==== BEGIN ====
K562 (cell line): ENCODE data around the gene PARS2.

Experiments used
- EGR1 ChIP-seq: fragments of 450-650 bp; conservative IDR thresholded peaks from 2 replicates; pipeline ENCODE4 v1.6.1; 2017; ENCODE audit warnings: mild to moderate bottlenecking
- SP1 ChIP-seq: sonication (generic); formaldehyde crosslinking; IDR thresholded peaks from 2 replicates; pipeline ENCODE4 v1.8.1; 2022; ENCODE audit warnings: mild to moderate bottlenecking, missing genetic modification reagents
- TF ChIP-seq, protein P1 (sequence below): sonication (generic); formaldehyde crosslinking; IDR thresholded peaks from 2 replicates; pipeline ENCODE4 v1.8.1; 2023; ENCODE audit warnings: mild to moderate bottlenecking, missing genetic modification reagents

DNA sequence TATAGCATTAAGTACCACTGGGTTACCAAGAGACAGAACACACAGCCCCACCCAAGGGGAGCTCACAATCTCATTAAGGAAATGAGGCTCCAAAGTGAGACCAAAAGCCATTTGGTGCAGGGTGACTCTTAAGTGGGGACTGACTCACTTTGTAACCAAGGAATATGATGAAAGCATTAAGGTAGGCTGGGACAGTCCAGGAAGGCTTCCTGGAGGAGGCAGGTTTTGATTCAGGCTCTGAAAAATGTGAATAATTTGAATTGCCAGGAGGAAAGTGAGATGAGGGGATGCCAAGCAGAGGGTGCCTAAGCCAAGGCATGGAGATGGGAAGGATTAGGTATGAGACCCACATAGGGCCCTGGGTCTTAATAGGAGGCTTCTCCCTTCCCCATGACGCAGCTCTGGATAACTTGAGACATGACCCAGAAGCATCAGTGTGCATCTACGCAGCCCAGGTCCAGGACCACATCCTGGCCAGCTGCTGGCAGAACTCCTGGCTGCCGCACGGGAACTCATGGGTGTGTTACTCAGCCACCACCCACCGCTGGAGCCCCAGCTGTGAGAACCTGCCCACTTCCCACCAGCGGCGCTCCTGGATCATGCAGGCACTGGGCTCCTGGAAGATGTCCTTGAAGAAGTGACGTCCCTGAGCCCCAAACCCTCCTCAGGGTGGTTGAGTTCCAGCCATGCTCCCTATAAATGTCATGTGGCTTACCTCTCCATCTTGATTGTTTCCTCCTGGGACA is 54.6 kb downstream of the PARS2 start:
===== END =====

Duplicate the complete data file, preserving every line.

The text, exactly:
K562 (cell line): ENCODE data around the gene PARS2.

Experiments used
- EGR1 ChIP-seq: fragments of 450-650 bp; conservative IDR thresholded peaks from 2 replicates; pipeline ENCODE4 v1.6.1; 2017; ENCODE audit warnings: mild to moderate bottlenecking
- SP1 ChIP-seq: sonication (generic); formaldehyde crosslinking; IDR thresholded peaks from 2 replicates; pipeline ENCODE4 v1.8.1; 2022; ENCODE audit warnings: mild to moderate bottlenecking, missing genetic modification reagents
- TF ChIP-seq, protein P1 (sequence below): sonication (generic); formaldehyde crosslinking; IDR thresholded peaks from 2 replicates; pipeline ENCODE4 v1.8.1; 2023; ENCODE audit warnings: mild to moderate bottlenecking, missing genetic modification reagents

DNA sequence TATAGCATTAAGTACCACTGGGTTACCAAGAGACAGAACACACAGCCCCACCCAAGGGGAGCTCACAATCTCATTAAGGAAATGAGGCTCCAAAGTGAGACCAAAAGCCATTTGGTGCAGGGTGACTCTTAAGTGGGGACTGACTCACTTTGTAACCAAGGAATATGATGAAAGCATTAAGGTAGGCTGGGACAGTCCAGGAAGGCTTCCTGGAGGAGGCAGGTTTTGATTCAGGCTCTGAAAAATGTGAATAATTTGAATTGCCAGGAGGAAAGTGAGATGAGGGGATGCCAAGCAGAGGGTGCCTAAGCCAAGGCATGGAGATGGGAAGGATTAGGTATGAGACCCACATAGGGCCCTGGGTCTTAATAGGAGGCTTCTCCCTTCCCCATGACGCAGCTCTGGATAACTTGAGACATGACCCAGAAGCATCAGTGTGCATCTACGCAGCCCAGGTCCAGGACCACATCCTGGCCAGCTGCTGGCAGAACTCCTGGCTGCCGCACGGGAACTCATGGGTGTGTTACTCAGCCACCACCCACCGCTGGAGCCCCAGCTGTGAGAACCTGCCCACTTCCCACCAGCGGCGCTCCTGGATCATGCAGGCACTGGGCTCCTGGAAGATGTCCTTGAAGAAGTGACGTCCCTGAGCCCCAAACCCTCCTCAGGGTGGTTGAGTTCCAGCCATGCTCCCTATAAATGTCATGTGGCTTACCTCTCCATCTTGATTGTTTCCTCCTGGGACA is 54.6 kb downstream of the PARS2 start: